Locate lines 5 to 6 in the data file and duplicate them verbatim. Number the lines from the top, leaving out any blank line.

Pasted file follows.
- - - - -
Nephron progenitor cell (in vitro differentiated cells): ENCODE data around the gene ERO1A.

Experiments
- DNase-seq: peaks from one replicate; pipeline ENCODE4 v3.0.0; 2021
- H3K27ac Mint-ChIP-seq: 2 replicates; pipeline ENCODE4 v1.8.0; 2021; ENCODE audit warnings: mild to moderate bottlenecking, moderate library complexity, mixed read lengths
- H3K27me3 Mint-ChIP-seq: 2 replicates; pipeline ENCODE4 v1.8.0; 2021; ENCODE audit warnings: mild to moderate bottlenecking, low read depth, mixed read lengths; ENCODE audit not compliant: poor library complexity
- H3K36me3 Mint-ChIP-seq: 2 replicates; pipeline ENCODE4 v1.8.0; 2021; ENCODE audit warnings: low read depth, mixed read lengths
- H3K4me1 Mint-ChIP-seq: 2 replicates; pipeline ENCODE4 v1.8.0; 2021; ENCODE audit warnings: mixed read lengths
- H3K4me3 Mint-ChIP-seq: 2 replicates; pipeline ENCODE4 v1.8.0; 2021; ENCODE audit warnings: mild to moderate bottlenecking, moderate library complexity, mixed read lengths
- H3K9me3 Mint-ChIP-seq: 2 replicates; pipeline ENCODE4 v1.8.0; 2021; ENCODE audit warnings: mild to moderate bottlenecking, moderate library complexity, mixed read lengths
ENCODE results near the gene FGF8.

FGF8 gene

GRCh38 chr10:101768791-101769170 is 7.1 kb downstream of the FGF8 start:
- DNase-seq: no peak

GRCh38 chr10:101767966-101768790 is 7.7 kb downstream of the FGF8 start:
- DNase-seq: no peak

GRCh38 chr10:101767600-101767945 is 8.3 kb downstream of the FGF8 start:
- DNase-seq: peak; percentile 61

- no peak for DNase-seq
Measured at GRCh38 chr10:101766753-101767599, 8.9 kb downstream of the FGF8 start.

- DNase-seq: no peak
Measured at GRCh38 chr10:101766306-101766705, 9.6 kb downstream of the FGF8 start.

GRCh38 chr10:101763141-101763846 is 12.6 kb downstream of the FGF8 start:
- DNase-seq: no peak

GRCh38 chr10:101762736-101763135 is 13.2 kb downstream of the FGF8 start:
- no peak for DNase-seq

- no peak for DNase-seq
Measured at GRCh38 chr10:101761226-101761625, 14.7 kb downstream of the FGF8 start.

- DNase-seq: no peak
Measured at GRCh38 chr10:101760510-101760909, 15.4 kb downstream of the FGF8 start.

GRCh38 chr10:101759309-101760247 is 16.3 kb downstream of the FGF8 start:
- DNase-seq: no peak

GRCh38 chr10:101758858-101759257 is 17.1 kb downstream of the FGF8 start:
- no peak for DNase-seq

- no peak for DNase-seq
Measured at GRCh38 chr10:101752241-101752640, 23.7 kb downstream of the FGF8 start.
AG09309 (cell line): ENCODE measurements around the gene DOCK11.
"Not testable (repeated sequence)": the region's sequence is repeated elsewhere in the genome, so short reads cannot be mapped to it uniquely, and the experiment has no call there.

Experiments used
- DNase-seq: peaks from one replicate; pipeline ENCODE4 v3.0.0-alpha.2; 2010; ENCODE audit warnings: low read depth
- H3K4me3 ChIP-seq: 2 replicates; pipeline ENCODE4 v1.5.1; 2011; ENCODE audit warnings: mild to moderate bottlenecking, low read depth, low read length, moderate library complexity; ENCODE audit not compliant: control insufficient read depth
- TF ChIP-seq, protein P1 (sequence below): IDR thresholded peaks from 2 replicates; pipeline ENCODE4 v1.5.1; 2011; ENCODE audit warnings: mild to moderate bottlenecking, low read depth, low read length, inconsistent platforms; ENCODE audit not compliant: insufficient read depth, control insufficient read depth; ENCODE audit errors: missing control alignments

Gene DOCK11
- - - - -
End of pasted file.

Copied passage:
- H3K27me3 Mint-ChIP-seq: 2 replicates; pipeline ENCODE4 v1.8.0; 2021; ENCODE audit warnings: mild to moderate bottlenecking, low read depth, mixed read lengths; ENCODE audit not compliant: poor library complexity
- H3K36me3 Mint-ChIP-seq: 2 replicates; pipeline ENCODE4 v1.8.0; 2021; ENCODE audit warnings: low read depth, mixed read lengths